A Tom Green County jury on Thursday found a San Angelo man guilty of continuous sexual abuse of a child and sentenced him to 28 years in prison.
Tucker Wayne McCrea, 33, was found guilty after four hours of deliberation. The offense is a first-degree felony, punishable by 25 to 99 years or life in prison.
The punishment phase of the trial began immediately after the guilty verdict was reached. The 28-year sentence must be served in full, without the possibility of parole. YES!
McCrea was indicted in May 2014 for abuse that began about June 1, 2008, and continued through about June 1, 2010. The victim, now 12, told her mother McCrea had touched her on several occasions, the first time when she was about 6.
51st District First Assistant District Attorney John Best, who prosecuted the case, said McCrea was a friend of the girl’s father and would stay at the house for extended periods.
Court documents listed one incident in which the girl said McCrea walked in while she was in the shower and touched her “private parts.” In another incident, when her father was out of his house, the girl said McCrea was watching a movie with her and started touching her again.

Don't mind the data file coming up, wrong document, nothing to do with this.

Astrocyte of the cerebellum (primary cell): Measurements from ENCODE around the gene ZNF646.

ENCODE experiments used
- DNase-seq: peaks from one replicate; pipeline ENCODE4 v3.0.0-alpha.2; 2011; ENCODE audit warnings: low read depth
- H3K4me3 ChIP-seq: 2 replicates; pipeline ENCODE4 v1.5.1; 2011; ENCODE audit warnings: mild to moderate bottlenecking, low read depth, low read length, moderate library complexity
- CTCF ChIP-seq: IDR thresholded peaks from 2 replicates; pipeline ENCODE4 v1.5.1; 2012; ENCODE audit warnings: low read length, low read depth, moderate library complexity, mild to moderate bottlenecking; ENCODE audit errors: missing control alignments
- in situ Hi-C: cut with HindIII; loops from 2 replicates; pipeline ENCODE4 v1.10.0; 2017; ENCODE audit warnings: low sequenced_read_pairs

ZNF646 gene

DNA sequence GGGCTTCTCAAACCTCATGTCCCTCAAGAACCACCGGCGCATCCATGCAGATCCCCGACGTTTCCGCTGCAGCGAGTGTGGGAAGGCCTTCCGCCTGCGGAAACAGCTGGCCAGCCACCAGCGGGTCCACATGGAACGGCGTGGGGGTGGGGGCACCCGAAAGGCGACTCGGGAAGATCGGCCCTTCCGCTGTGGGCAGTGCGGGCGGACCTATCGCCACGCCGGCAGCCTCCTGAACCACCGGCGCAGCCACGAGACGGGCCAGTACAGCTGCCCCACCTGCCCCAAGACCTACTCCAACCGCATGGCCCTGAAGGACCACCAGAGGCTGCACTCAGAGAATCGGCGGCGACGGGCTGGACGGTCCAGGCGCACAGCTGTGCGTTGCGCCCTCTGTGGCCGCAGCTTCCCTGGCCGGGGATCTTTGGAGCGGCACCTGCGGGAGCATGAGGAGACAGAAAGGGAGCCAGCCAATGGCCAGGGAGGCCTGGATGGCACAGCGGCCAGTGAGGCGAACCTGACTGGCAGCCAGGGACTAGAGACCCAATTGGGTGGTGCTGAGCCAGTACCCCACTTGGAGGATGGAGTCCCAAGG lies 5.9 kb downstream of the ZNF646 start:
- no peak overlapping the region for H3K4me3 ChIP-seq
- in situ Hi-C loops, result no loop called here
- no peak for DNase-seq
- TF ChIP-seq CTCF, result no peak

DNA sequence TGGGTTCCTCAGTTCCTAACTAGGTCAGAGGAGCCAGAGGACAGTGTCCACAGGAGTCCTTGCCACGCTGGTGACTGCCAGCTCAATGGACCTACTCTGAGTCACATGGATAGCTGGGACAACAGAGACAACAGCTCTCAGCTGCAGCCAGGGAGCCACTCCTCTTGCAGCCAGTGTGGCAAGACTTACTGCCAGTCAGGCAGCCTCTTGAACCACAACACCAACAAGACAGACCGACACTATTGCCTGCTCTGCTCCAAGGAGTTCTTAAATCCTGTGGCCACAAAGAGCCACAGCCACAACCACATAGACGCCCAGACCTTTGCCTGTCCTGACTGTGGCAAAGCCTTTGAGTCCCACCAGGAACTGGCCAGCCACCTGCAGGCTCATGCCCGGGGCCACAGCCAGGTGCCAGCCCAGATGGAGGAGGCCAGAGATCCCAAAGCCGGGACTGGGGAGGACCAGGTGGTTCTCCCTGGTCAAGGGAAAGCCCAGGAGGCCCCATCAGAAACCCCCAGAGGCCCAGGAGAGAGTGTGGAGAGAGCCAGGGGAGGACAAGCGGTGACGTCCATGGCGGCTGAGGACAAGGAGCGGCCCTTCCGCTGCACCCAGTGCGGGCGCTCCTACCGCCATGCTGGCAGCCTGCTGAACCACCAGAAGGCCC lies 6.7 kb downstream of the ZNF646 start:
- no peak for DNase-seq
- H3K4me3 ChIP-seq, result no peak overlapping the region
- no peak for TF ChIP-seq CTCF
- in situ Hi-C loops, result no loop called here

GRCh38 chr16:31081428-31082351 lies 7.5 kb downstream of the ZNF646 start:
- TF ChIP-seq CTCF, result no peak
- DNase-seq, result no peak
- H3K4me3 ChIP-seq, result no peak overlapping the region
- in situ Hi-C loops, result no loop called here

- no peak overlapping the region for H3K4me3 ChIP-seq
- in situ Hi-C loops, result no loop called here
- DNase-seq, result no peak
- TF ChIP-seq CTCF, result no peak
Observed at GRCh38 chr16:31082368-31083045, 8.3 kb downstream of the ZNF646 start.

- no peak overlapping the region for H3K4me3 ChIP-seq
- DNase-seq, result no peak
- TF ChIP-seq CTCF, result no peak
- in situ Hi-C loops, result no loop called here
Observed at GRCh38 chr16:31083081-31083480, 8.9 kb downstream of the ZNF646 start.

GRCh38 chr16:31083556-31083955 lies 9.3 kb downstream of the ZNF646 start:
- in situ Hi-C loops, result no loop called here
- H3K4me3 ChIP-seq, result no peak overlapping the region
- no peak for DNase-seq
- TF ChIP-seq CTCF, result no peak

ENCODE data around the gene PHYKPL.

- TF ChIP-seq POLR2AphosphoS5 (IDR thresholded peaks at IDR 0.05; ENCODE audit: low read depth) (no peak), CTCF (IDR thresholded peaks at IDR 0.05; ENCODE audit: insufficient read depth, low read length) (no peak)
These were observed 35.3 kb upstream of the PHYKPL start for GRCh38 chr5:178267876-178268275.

Prerecorded testimony from the girl, provided by Hope House, was shown in court. The girl’s mother also testified, saying she was angry and surprised when her daughter revealed the abuse in 2013.
“It’s changed who she was. It made her shy,” the girl’s mother said. “It made her afraid of things she wasn’t afraid of before.”
McCrea, who was released on a $30,000 surety bond in May 2014, will be taken back into custody and confined in a Texas Department of Criminal Justice penitentiary.
McCrea was represented by local attorney Jimmy Stewart. 51st District Judge Barbara Walther presided over the trial.
Girl's courageous testimony
Earlier in the day, the girl suffered through an excruciating testimony. Some of her experience included: